Bihar, with its bountiful natural resources of fertile soil, abundant water, varied climate and rich cultural and historical heritage is one of the most fascinating states of India. The farmers are intelligent and hard working. Therefore agriculture has been described as the core competence of Bihar by the Hon’ble President of India.
Agriculture is the vital source of wealth in Bihar. 76% of its population is engaged in agricultural pursuits. Bihar’s productive contribution in food grain, fruit, vegetables, spices and flowers can increase manifold with improved methods and system management.
Bihar has a total geographical area of about 93.60 lakh hectare, out of which only 56.03 lakh hectare is the net cultivated area and gross cultivated area being 79.46 lakh hectare. About 33.51 lakh hectare net area and 43.86 lakh hectare gross area receive irrigation from different sources. Principal food crops are paddy, wheat, maize and pulses. Main cash crops are sugarcane, potato, tobacco, oilseeds, onion, chillies and jute and. Bihar has notified forest area of 6,764.14 sq km, which is 7.1 per cent of its geographical area.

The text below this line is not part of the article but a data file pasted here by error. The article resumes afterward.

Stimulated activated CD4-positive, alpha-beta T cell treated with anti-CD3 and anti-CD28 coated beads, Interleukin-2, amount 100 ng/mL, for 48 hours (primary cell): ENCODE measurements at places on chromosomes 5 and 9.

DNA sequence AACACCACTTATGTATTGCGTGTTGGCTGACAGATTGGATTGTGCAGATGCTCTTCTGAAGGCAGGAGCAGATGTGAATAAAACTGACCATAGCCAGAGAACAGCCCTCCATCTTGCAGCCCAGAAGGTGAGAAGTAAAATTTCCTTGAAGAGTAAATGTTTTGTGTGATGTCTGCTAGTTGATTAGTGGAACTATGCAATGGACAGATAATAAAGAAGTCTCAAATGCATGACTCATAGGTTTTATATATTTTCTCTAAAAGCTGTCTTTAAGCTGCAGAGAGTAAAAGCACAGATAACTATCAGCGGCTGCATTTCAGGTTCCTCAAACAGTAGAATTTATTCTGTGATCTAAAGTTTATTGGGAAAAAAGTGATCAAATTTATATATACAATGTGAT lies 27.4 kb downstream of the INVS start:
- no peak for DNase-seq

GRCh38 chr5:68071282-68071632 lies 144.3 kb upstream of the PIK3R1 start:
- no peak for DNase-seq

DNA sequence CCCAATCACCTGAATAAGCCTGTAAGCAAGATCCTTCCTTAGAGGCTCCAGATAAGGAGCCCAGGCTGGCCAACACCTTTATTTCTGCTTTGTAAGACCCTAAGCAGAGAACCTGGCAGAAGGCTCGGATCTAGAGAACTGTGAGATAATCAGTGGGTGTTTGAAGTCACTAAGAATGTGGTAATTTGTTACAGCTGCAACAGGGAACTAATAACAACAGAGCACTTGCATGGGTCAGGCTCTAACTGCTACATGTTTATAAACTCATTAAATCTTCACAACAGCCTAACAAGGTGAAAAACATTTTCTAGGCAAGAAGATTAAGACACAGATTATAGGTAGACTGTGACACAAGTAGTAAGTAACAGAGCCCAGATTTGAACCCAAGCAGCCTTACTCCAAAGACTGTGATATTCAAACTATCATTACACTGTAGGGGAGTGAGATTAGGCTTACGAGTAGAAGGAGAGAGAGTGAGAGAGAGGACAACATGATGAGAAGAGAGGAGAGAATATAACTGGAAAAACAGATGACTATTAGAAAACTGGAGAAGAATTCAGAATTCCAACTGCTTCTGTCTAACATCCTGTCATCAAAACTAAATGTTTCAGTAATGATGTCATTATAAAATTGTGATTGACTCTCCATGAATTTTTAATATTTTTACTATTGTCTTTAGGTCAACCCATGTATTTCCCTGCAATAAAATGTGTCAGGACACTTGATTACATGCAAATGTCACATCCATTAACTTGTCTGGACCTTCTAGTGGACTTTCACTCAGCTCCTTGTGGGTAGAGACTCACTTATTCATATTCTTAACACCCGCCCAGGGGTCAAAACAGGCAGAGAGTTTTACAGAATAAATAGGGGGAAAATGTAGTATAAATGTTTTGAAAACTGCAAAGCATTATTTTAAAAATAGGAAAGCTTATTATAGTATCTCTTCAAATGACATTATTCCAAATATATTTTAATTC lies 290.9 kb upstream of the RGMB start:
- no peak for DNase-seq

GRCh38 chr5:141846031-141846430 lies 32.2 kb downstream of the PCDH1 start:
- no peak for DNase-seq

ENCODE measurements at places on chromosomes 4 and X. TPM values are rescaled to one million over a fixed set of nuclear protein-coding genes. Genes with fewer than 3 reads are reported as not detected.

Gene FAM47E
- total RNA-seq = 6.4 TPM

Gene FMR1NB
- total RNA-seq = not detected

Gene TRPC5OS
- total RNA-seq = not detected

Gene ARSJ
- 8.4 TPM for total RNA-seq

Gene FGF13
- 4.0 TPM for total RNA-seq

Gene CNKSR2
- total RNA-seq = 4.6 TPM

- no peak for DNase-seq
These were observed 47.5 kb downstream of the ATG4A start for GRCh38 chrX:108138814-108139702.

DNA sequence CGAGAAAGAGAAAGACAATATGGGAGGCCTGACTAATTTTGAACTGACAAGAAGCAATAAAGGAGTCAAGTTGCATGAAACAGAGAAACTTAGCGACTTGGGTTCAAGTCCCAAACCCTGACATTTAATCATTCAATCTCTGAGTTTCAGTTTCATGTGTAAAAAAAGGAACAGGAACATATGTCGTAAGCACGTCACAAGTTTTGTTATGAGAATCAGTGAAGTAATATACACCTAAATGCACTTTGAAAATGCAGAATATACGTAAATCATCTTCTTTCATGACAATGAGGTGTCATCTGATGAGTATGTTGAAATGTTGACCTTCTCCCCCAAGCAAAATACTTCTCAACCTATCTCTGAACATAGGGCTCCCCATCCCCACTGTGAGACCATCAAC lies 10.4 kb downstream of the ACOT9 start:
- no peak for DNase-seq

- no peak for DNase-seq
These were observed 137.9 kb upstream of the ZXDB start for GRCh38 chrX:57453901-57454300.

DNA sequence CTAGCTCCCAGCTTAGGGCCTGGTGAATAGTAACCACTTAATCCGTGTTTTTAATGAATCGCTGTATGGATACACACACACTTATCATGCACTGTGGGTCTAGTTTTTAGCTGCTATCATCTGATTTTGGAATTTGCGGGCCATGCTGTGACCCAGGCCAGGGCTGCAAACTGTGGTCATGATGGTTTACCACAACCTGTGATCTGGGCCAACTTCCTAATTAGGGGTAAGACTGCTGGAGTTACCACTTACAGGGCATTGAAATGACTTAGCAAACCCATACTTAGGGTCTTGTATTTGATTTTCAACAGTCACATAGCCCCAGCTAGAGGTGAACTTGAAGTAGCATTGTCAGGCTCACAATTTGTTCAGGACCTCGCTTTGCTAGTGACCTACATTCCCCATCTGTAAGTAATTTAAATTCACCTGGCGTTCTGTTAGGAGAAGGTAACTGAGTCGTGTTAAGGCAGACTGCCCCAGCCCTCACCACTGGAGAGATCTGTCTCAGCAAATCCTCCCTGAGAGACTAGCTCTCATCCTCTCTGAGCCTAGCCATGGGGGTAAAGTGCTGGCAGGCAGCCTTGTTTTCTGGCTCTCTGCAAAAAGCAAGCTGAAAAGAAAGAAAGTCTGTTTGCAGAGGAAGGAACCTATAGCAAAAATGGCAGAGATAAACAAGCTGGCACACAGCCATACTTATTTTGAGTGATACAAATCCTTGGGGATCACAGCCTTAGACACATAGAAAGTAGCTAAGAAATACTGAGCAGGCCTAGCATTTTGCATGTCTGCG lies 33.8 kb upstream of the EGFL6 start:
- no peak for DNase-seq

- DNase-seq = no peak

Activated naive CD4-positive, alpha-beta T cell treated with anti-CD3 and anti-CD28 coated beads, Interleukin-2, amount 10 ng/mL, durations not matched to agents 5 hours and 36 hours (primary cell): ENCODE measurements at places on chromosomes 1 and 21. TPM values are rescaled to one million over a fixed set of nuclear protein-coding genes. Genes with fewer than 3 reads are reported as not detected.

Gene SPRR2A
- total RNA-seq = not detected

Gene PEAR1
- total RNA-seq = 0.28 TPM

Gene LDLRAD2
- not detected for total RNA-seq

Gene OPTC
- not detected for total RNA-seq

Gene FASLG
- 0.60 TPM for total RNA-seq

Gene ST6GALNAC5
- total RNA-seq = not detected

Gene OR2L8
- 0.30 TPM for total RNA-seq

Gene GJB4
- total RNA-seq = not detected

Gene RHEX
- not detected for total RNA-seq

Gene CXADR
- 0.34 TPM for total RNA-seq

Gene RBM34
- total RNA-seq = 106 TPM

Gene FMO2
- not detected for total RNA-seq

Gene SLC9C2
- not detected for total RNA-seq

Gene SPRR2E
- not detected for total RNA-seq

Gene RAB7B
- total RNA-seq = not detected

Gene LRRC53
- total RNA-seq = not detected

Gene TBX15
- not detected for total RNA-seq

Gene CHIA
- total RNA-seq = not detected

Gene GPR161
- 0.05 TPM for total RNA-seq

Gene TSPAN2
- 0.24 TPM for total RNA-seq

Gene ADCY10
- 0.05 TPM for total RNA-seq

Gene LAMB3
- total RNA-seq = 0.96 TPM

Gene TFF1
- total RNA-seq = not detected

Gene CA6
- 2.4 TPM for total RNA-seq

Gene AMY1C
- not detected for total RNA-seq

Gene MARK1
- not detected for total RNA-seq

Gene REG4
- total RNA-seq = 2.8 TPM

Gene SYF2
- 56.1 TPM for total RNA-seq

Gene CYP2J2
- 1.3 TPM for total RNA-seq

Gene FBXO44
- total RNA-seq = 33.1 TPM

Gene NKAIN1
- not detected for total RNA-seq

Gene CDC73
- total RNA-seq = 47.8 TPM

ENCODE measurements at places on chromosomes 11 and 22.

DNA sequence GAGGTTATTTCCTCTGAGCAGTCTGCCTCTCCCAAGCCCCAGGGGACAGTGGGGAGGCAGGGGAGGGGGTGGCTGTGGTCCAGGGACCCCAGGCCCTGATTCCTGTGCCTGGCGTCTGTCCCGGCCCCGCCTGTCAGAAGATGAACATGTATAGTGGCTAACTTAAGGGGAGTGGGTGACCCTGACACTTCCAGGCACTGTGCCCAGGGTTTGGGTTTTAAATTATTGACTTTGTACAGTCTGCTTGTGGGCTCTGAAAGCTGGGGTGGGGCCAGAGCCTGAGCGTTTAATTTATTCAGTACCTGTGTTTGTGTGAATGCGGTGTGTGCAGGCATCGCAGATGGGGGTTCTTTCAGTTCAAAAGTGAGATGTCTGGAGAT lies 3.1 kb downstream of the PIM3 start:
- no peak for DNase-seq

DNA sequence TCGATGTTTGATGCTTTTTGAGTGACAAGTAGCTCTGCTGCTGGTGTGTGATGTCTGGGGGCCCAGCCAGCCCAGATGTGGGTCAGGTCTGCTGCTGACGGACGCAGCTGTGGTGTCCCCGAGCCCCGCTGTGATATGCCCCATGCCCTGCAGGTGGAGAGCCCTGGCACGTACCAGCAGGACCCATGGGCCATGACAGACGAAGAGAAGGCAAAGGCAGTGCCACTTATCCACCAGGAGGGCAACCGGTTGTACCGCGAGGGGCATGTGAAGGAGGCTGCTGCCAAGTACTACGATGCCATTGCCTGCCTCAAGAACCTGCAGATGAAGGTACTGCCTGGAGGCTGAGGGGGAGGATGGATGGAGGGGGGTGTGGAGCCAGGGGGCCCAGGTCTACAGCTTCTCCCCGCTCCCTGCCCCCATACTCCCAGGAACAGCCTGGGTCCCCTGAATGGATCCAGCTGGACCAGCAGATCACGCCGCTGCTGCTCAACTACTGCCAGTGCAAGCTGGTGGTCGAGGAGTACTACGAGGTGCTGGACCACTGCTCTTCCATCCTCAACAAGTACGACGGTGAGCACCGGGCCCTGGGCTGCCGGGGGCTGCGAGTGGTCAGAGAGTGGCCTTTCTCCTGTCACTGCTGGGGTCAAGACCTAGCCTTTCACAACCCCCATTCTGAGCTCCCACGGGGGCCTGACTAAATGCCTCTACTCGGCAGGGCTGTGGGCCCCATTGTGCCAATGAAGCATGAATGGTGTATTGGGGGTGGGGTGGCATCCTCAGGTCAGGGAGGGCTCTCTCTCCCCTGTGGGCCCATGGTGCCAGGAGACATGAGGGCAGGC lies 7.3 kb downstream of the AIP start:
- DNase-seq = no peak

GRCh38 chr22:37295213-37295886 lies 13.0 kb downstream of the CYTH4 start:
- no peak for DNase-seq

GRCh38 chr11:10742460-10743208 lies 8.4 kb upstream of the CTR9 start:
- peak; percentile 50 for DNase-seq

Bihar is located in the eastern part of the country (between 83°-30′ to 88°-00′ longitude). It is an entirely land–locked state, although the outlet to the sea through the port of Kolkata is not far away. Bihar lies mid-way between the humid West Bengal in the east and the sub humid Uttar Pradesh in the west which provides it with a transitional position in respect of climate, economy and culture. It is bounded by Nepal in the north and by Jharkhand in the south. The Bihar plain is divided into two unequal halves by the river Ganga which flows through the middle from west to east.
Bihar with a geographical area of about 94.2 thousand square km is divided by river Ganges into two parts, the north Bihar with an area of 53.3 thousand square km and the south Bihar having an area of 40.9 thousand square km. Based on soil characterization, rainfall, temperature and terrain, four main agro-climatic zones in Bihar have been identified. These are: Zone-I, North Alluvial Plain, Zone-II, north East Alluvial Plain, Zone-III A South East Alluvial Plain and Zone-III B, South West Alluvial Plain, each with its own unique prospects.